A curriculum perspective on bullying prevention
The global quest for educational excellence has resulted in an increased emphasis on social and emotional learning in schools (Durlak et al., 2011; Heckman & Kautz, 2013). Mirroring this concern, the OECD now includes rates of bullying in its framework for individual well-being and social progress (OECD, 2015, 2018). Building resilience though social and emotional learning, it is argued, may help reduce bullying involvement and associated long-term health and social costs. The OECD is highly influential (Pettersson, 2014; Pettersson et al., 2017) in setting the agenda for curriculum development in many countries. In Norway, for example, the national government emphasises the development of social and emotional skills as an integrated part of both core and subject curriculum in the ongoing revision of the Norwegian national curriculum (Norwegian Ministery of Education and Research, 2016). In Finland such revisions are already manifest (Halinen, 2018) in a new integrative national curriculum focusing on school culture and student well-being.
The Nordic countries have long been at the forefront of bullying research with internationally acclaimed efforts such as the Olweus Bullying Prevention Program and the KiVa anti-bullying programme (2014; 2018). Nordic scholars, notably Søndergaard (Søndergaard, 2014; 2018) and colleagues have contributed to a new understanding of and novel approaches to the integration of social and academic learning to prevent bullying in schools. Thornberg and colleagues (Thornberg, 2011; Thornberg, Wänström & Jungert, 2018; Thornberg, Wänström & Pozzoli, 2017) have emphasized moral climates among peers and call for more pedagogical research on bullying to “address all the processes that go on in school, and how these processes may produce but also counteract bullying” ( Thornberg, Baraldsnes & Saeverot, 2018, p. 295). In a recent special issue of Nordic Studies in Education, Horton (2018) argues that scholastic competition may drive teachers to emphasise delivery of the official curriculum over dealing with issues of bullying in their classrooms. So far, however, no studies have systematically investigated how curriculum is understood in bullying research or how curriculum perspectives can add new insights to bullying prevention in schools.
In this article I employ a broad concept of curriculum as content, framework and enactment in schools. Building on curriculum theory I use curriculum dimensions (Dillon, 2009), curriculum narratives (Elgström & Hellstenius, 2011) and system ontology (Bhaskar, 2008, 2016; Brown, 2009; Priestley, 2011; Tikly, 2015) as concepts to analyse curriculum understanding in bullying research. This framework is used to address theoretically curriculum understanding and highlight pedagogical constraints imposed by such an understanding as a key component of bullying prevention in schools. The current approach is inspired by a critical research review (Suri, 2013) and critical realism (Bhaskar, 2008, 2016), to identify gaps and critically examine strong ideas in bullying research. To this end, I answer two questions: How is curriculum understood in contemporary research on bullying, and how can a curriculum perspective add new insights to bullying prevention in schools?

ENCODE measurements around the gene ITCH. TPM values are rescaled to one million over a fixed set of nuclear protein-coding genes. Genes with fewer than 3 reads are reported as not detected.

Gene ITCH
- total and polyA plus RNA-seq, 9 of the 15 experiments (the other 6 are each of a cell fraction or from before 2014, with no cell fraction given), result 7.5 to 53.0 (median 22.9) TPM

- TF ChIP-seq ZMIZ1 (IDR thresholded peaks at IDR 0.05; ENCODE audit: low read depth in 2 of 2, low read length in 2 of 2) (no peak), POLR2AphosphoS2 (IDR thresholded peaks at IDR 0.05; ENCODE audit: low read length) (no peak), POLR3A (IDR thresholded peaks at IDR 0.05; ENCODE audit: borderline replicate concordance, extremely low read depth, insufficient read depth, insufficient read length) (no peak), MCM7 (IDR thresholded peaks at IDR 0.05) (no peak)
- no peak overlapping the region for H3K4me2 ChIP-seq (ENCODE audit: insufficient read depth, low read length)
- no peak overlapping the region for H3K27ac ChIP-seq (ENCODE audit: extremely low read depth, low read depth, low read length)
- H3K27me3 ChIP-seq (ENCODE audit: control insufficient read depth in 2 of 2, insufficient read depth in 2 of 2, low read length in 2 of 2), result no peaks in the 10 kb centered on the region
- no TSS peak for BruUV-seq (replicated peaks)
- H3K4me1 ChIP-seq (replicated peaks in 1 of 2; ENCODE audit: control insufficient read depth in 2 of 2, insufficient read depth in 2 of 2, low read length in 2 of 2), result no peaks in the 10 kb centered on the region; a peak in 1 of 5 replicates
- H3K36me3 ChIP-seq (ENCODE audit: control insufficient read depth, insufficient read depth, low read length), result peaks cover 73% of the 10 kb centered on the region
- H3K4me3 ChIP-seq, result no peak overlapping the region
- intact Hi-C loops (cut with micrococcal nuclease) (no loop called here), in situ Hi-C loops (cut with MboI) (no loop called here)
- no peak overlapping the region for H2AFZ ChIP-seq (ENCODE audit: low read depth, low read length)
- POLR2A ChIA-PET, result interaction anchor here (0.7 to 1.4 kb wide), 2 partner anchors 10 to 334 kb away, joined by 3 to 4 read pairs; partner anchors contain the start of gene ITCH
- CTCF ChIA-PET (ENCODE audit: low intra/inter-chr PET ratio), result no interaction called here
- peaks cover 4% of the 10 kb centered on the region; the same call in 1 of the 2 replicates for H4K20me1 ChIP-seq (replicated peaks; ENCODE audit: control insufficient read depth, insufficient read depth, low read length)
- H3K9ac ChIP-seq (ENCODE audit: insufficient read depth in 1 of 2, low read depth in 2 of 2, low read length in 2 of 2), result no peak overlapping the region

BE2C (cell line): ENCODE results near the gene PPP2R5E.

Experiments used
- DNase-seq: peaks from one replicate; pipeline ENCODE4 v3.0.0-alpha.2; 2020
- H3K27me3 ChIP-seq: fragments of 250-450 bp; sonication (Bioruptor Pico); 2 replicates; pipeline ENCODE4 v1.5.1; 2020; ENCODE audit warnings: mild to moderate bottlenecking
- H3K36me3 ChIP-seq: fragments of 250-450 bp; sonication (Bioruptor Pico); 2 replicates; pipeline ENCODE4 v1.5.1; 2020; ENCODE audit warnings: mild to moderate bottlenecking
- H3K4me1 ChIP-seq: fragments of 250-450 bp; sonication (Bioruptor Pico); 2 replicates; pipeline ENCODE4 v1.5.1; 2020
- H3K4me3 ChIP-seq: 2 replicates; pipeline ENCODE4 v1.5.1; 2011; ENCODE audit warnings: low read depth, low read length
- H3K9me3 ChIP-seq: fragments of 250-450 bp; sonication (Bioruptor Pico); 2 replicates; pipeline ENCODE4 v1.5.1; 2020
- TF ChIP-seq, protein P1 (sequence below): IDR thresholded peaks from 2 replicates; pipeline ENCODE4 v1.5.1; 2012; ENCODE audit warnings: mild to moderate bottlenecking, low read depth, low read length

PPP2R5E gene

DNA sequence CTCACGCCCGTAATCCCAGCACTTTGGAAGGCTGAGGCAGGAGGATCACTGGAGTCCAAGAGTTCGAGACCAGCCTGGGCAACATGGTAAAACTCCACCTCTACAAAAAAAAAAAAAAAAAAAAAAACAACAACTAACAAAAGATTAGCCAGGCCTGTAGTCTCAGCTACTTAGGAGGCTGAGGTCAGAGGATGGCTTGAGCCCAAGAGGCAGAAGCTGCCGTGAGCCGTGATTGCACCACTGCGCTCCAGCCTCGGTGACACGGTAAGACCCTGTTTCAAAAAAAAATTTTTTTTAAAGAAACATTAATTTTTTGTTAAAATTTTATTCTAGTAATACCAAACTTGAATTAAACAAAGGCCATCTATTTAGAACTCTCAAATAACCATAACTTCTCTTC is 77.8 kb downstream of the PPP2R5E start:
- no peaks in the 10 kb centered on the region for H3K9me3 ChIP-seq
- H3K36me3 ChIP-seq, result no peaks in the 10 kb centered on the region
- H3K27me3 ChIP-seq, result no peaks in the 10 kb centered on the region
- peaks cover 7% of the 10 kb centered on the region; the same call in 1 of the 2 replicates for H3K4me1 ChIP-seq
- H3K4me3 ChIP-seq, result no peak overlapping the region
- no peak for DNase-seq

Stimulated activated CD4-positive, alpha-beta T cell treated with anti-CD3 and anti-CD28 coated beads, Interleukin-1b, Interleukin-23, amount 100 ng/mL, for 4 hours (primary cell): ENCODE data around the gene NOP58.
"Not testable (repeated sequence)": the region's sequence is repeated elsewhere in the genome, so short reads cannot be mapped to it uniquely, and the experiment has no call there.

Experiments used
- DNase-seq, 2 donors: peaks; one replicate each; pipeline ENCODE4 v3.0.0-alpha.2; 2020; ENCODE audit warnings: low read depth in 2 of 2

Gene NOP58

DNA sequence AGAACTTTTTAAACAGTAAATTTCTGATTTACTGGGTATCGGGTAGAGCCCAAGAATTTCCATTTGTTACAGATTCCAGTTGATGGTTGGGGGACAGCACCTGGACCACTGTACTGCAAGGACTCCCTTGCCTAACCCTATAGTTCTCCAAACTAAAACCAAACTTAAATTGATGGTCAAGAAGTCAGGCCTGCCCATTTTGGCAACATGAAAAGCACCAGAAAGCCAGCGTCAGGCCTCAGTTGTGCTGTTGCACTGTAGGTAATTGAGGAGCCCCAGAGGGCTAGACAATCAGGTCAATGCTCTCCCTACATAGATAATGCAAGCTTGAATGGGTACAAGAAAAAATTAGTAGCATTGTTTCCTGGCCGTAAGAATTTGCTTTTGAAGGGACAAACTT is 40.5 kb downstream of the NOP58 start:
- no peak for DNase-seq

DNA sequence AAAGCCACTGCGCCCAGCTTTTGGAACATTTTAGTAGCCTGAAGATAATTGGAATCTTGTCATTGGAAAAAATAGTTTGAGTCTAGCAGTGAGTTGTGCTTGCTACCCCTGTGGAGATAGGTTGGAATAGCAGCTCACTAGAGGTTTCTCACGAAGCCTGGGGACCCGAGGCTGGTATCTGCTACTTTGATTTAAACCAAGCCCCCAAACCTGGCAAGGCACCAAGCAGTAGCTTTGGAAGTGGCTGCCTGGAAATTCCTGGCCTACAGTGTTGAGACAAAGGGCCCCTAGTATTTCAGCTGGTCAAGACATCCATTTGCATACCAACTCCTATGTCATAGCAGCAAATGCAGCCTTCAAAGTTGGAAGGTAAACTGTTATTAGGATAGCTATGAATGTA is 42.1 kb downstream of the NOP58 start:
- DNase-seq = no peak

Addressing curriculum understanding in bullying research
In preparation for this study, I identified six systematic reviews of bullying research using a combination of database searches and snowball sampling (Cohen, 2018). I read the selected reviews for an overview of the field and to inform the search and coding strategies. In the following, I give a brief outline of how these studies have addressed curriculum in bullying research.
Vreeman and Carrol (2007) investigated the use of curriculum to prevent bullying, including videotapes, lectures, and written curriculum applied in the classroom. They found only four out of ten studies with documented reductions in bullying rates. They also found that comprehensive whole-school approaches that included classroom curriculum had a greater chance of success. Rigby and Slee (2008) found modest effects of standalone curriculum interventions, concluding that “when curriculum work focuses upon the teaching of appropriate social skills, the outcomes are less successful than when a whole-school approach is employed” (p. 177). Farrington and Ttofi (2009; 2012) found that programmes of longer duration, higher intensity and a greater number of components had a greater chance of reducing bullying. Researchers, however, have also cited fears that longer time commitments may be a barrier to the ability and willingness of teachers to participate in such programmes.
In a review of efforts to prevent cyberbullying, Cassidy et al. (2013, p. 587) argue for the need to move “beyond merely teaching about cyberbullying”. Efforts should focus on both the formal and informal curricula of schools and accommodate the rapidly changing nature of cyberbullying by including students in the development of curriculum and by continuously revising content in line with what is current and projected in the media. Tancred and colleagues argue that integrated approaches to prevent substance abuse, violence and bullying aimed “not only to integrate the teaching of health and academic education but also to bridge the relationship between staff and students so that affective bonds are strengthened, teachers serve more effectively as role models and students become more engaged in school” (Tancred et al., 2018, p. 2). Researchers contend that such approaches are underdeveloped but may support local adaptation and professional autonomy in dealing with time constraints and resource limitations in schools.